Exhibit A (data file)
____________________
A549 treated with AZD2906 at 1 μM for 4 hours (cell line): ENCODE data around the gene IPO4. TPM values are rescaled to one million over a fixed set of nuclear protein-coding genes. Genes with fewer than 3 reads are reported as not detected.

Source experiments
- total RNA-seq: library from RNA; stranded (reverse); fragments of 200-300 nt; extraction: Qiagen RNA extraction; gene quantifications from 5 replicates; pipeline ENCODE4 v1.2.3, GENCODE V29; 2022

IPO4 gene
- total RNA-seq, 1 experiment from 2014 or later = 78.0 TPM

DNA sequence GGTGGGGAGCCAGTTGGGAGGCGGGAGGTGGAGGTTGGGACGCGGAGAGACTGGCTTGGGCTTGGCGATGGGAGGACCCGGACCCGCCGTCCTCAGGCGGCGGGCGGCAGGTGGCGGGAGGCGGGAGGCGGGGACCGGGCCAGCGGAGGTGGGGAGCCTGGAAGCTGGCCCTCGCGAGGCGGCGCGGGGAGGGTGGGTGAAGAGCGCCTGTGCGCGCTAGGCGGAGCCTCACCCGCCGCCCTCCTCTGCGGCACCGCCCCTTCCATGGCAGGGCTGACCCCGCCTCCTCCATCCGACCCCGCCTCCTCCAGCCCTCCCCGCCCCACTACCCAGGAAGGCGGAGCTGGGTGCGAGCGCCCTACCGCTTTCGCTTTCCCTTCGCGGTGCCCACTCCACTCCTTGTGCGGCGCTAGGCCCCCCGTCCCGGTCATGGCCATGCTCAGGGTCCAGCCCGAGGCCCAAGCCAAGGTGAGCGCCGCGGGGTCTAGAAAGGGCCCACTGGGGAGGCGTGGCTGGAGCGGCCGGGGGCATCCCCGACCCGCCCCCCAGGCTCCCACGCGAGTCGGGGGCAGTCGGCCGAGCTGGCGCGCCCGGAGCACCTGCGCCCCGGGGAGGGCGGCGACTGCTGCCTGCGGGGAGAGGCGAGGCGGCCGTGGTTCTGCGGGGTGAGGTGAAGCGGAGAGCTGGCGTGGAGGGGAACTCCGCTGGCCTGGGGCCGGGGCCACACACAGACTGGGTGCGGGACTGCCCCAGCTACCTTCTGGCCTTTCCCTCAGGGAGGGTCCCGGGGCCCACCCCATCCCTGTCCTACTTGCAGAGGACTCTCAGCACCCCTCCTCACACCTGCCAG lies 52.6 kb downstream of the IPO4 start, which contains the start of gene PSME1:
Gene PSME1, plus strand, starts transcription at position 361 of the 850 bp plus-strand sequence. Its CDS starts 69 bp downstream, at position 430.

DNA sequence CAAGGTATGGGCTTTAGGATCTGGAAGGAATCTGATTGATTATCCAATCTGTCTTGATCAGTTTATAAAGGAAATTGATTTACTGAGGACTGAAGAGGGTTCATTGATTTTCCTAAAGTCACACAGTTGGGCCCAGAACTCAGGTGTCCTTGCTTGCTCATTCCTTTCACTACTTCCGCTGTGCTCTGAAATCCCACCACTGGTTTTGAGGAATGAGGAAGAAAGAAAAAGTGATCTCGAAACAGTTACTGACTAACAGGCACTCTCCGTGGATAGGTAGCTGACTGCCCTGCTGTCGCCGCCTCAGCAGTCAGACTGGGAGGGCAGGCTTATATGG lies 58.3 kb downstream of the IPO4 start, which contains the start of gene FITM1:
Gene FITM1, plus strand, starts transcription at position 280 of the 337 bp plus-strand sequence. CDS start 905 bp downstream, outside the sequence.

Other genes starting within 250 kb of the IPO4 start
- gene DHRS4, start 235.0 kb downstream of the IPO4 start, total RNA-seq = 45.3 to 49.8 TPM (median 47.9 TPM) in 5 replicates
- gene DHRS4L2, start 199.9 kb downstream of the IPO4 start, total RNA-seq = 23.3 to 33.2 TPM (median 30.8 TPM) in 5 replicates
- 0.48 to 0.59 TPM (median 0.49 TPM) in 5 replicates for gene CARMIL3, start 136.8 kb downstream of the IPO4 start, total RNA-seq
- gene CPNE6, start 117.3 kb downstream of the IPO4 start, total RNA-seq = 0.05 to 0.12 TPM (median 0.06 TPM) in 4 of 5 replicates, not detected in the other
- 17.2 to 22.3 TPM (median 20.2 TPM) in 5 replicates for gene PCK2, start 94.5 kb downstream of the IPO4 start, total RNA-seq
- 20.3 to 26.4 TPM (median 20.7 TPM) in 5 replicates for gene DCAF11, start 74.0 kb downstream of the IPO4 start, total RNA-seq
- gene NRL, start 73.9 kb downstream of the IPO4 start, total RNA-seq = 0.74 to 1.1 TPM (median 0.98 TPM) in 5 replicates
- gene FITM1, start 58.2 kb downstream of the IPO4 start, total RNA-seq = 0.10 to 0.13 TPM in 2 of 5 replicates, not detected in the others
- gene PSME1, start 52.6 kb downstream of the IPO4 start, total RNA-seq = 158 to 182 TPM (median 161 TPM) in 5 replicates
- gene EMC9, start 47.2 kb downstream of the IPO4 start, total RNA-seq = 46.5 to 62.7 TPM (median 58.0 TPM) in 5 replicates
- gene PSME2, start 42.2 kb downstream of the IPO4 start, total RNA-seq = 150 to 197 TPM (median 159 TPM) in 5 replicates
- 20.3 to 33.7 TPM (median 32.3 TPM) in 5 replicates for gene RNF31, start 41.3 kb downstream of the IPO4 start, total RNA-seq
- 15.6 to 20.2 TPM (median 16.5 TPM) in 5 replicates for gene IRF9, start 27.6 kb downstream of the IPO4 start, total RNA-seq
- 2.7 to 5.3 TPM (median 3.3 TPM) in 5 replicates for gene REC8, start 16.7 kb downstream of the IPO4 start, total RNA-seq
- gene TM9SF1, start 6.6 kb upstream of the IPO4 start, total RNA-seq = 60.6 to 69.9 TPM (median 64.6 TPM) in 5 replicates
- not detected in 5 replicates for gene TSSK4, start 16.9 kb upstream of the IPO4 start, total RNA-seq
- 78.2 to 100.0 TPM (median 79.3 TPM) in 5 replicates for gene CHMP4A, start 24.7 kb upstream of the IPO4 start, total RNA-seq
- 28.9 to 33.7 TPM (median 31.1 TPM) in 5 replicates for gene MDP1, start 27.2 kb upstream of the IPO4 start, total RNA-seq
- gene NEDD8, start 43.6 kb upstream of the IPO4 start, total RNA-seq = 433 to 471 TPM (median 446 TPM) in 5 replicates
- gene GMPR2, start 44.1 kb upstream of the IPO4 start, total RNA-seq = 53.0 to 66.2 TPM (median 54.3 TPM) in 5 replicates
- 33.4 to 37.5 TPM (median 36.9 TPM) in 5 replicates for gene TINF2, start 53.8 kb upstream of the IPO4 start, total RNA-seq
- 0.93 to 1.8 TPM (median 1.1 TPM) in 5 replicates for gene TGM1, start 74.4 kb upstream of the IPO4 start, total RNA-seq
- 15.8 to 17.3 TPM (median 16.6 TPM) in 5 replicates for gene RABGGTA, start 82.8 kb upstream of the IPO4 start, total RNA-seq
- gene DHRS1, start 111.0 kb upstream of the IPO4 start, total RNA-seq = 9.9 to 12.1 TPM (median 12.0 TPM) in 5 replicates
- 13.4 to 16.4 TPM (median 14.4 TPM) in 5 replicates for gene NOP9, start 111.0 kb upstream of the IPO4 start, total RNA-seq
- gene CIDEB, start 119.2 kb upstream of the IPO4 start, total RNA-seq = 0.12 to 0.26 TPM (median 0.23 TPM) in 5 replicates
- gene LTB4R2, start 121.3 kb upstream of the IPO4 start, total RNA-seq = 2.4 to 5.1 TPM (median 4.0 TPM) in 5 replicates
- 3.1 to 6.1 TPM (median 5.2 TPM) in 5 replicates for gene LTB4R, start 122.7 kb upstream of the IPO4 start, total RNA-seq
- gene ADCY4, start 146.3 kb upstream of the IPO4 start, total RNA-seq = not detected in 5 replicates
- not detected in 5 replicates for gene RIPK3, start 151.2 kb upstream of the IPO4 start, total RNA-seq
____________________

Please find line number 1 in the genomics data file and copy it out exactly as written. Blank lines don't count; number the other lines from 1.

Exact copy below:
A549 treated with AZD2906 at 1 μM for 4 hours (cell line): ENCODE data around the gene IPO4. TPM values are rescaled to one million over a fixed set of nuclear protein-coding genes. Genes with fewer than 3 reads are reported as not detected.